“He has showed you, O man, what is good. And what does the Lord require of you? To act justly and to love mercy and to walk humbly with your God.”–Micah 6:8
“I have a case against you.” Yikes! That’s something we don’t want to hear spoken about us. How about this? – “’I have a case against you,’ says God.” Double yikes! Micah was the prophet called by God to deliver this message to the people of Israel many years ago. God’s people were getting it all wrong and Micah was asked to explain it to them and to tell them what was going to happen as a result. (It wasn’t pretty.) He wrote a book about his message and experience so that God could speak to us through it today. So what does it have to do with us? Ummmm. . .well, God has a case against us. Triple yikes! But there’s good news! In the message Micah delivered were the simple instructions on how to straighten it out. Interested is knowing what it is? Me too. Let’s get started.
What’s the case? (see Micah 2:1-3, Matthew 5:21-22, 27-28)
In Micah’s time, the list of infractions included devising wickedness, coveting, defrauding, and walking proudly. Before we breathe a big sigh of relief – thinking we’re innocent of such charges – let’s fast-forward ahead in time a few hundred years to Jesus’ time on Earth. The people of Jesus’ time said God didn’t have a case against them. Jesus responded by establishing the proper standard by which to measure such things. Murder and adultery were topics of Jesus’ discussion. Jesus taught that these sins are committed in the heart long before outward actions are taken. Anger and lust in the heart are the root causes of murder and adultery. So everyone in Jesus’ audience got the message. If they had ever been angry with someone or had ever looked upon another lustfully, God had a case. Yikes! So let’s admit it, God has a case against us too. Now to figure out how to straighten it out. . .
What not to do (see Micah 6:6-7, Matthew 6:5)
In Micah’s time, God looked at all the things the people were doing to compensate for His case against them. Through Micah, He told them they were doing two things wrong. (Later, Jesus backed him up on these.)
First, they were trying to deal with things by putting window dressing around it. Through empty religious rituals the people were trying to sweep God’s case under the rug. They figured if they gave more sacrifices and spent more time at the Temple, they could make sufficient payment to erase the case against them. God wasn’t interested. In Jesus’ time, the religious leaders were doing much the same thing. Their window dressing took the form of loud, wordy, public prayers, meant to demonstrate to the crowds that God didn’t have a case against them.
Second, they were making it too complicated. Through a complex set of prescribed rituals and offerings the people thought they were addressing the case against them. What they were really doing was substituting rituals in the place of dealing with the real issues. In Jesus’ time the complicated web of legal compliance that the leaders had put in place focused on looking pious rather than owning up to the case against them.
Today, we do the same. We go to church on Sunday and think that buys us a free pass when we get angry with the one who cuts us off in traffic on Monday. We pray diligently for God to straighten out the flaws of the world and then let our eyes linger on the sexy billboard or coworker. We devise complicated packages of logic to excuse our actions while condemning the actions of others.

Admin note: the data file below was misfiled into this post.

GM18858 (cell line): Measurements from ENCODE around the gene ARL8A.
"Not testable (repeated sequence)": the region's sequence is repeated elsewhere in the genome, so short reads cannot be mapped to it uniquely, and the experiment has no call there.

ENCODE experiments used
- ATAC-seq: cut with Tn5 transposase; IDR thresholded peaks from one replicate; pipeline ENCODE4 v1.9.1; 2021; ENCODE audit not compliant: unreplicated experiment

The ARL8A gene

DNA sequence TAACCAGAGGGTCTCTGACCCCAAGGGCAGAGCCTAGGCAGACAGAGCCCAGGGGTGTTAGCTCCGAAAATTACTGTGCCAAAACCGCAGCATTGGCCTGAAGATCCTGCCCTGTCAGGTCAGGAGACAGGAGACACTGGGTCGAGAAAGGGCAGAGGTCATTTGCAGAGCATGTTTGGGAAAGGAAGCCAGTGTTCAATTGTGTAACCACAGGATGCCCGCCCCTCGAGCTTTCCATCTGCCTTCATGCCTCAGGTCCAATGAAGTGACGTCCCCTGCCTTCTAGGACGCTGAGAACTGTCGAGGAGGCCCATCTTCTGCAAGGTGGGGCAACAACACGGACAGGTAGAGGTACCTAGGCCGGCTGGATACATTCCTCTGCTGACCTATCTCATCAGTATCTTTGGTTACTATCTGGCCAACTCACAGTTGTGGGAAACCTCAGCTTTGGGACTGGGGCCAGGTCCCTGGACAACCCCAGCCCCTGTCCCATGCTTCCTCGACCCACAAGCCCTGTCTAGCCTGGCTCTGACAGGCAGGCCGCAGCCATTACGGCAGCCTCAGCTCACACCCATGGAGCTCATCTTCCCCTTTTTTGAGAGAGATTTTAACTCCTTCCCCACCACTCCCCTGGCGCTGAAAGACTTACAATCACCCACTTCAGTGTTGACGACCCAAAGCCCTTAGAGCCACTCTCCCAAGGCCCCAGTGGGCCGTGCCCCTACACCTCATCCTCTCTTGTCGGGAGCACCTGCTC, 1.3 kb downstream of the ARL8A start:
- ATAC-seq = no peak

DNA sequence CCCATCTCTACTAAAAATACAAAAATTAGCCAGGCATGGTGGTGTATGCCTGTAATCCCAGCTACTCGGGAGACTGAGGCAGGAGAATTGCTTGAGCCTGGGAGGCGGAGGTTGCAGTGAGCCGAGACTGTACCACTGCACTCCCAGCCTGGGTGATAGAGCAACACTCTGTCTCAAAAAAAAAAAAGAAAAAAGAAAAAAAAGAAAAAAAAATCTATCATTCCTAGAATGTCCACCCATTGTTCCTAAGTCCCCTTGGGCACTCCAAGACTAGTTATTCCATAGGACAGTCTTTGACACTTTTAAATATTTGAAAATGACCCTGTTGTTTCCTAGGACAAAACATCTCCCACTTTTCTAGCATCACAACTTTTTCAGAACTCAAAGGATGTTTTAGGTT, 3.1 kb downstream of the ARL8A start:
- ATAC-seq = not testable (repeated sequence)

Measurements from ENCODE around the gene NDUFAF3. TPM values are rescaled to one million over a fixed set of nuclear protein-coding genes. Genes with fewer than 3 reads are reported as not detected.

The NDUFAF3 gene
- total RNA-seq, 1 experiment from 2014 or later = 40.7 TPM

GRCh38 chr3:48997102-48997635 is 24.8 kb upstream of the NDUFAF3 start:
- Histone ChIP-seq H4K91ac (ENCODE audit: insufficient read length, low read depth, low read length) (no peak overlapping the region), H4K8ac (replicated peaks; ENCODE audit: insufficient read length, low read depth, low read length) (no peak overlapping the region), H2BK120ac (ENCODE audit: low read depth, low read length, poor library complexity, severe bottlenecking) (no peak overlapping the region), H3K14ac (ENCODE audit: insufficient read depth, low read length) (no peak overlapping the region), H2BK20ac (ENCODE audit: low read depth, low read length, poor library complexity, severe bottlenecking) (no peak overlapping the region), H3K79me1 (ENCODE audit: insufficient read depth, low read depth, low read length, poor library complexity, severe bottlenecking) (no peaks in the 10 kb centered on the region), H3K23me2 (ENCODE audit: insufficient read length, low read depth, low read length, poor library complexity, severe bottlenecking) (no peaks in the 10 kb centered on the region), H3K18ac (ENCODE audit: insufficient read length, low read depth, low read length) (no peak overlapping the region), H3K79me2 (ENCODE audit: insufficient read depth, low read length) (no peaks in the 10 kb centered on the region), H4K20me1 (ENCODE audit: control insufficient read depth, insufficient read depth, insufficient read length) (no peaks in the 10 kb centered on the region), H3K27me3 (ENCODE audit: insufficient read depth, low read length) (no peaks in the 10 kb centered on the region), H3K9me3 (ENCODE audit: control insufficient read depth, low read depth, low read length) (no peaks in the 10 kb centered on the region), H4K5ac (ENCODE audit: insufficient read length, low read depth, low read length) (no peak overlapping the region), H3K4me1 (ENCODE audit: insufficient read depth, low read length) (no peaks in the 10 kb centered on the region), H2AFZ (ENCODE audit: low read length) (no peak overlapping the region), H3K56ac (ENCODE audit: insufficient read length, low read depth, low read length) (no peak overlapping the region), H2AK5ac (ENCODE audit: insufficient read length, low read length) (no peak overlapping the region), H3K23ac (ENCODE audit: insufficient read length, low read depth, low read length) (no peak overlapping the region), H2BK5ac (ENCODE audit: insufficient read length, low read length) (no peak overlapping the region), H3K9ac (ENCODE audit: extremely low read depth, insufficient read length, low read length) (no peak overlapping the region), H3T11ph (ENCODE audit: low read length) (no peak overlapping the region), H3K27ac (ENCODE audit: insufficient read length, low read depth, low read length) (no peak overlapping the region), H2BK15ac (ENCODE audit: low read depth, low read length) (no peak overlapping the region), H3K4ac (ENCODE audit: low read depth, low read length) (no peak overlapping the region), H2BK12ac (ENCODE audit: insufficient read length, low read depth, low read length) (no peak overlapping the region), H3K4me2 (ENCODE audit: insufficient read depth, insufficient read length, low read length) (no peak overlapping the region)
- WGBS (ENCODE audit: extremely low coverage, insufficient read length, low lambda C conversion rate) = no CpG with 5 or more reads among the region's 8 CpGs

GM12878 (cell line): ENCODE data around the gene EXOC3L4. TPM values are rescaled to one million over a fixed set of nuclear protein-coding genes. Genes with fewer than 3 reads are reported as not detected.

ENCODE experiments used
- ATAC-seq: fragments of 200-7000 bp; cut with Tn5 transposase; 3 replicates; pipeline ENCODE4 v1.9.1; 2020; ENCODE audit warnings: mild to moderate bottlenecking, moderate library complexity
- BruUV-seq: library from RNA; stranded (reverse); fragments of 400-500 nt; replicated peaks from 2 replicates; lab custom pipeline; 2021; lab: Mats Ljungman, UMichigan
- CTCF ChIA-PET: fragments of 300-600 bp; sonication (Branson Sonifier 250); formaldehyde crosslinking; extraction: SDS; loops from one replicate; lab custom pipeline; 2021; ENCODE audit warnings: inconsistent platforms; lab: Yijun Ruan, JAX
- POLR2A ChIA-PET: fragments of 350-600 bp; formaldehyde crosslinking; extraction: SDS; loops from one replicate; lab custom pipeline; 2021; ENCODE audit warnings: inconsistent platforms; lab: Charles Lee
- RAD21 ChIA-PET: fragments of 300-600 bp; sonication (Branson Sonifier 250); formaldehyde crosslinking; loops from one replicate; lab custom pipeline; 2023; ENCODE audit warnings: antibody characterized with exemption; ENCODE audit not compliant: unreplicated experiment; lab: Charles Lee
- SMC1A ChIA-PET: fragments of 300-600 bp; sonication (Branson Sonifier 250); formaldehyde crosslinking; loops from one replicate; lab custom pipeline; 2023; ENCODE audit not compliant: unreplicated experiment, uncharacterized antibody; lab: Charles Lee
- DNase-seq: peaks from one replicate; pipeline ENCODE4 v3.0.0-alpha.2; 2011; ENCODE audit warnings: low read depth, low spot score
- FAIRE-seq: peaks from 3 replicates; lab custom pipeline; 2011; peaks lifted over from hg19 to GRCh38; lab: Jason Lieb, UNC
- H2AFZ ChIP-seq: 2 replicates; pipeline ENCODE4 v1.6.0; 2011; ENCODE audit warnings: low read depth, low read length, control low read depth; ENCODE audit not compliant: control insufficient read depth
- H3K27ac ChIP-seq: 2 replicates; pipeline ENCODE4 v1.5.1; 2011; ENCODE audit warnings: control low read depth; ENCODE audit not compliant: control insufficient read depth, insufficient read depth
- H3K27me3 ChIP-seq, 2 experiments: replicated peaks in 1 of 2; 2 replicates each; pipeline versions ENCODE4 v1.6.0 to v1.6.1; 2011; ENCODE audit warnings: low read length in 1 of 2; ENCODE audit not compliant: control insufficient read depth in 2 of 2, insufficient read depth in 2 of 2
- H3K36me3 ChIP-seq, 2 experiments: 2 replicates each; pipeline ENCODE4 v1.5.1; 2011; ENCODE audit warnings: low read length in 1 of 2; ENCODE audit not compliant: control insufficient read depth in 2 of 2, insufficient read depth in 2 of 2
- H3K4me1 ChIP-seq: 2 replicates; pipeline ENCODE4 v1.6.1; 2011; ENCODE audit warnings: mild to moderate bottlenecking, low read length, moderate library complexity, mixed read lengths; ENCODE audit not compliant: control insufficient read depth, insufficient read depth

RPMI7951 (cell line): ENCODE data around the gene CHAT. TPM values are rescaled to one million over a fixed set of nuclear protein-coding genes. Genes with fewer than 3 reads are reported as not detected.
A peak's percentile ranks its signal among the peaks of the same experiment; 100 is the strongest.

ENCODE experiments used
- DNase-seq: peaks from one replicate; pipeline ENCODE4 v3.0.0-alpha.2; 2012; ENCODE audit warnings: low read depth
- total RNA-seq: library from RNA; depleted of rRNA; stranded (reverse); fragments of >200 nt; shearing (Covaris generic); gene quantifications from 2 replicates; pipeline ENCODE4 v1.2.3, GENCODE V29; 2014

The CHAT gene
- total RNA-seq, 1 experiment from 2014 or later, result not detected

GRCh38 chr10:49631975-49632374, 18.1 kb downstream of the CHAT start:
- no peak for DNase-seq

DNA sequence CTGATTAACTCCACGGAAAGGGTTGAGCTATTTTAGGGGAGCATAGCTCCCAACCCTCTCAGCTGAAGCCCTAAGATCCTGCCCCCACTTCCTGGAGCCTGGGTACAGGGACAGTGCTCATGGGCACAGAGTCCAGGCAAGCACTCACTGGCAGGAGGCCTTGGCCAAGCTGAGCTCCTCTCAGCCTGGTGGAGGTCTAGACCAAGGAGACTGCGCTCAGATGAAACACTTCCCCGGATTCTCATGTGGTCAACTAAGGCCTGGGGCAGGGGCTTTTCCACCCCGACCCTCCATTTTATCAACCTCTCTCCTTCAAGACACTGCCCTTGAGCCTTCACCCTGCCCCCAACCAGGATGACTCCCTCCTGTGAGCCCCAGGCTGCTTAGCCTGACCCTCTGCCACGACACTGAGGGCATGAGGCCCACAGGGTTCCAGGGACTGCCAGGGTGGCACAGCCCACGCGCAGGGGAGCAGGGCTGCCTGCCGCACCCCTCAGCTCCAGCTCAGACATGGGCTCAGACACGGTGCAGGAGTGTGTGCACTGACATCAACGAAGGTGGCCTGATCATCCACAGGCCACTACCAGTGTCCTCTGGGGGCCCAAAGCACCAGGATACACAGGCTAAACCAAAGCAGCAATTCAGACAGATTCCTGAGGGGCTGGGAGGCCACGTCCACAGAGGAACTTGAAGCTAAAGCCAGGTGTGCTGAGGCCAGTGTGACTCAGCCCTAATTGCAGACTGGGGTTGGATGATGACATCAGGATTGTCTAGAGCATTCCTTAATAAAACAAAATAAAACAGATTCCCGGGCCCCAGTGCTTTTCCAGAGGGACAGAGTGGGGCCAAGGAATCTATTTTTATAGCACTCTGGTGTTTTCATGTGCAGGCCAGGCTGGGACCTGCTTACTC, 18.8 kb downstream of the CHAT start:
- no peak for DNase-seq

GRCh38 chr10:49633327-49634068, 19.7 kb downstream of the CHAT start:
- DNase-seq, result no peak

What to do (see Micah 6:8, Matthew 6:6, Matthew 5:23-24)
The people in Micah’s time, in Jesus’ time, in our time are all called to get on a two-way street and understand the equal importance of the “traffic” that flows in each direction. In one direction – how we act toward others – we are to act justly. We are called to treat others with the love that God has for us and for them. Don’t act toward others in ways that are selfish or unfair. In short, love ‘em always! In the other direction – how we respond when others act toward us – we are to love mercy. When others don’t treat us with kindness and love, we are called to extend mercy to them. Understand that God has more than enough love for us and don’t require it from others as a payment for receiving love from us. Be understanding. Just as God shows mercy to each of us, we should extend it to others.
Walk Humbly With Our God
Not only do we have to get on a two-way street of just actions and mercy, but we must get on the right two-way street. To walk humbly with God, we must be on the road God is on. Inviting God to walk with us on the road of our choosing, is not walking humbly. It is walking proudly, on a road we deem more important than the road of God’s choice. God wants us to walk with Him, on the road He has purposed just for us. We must be willing to change the road we’re on and seek after God’s presence on the road He is on.
This is God’s plan. Pretty simple isn’t it? We tend to make it more complicated than this because, while God’s plan is simple, it is hard. The complicated, window-dressed approach is really just trying to substitute an easier plan. Yet, it accomplishes nothing but furthering the case God has against us. Instead, we are to keep it simple – act justly, love mercy, and walk humbly with our God. That’s the truth.
“He has shown you what is good. When you substitute religious activity for what is good, you are not doing what He has shown you. What He has shown you is simple, yet hard. You are to act justly and to love mercy and to walk humbly with your God.”
That’s the YouTruth. Walk Humbly With Your God.
Copyright 2009, 2011 Dan Buckhout.
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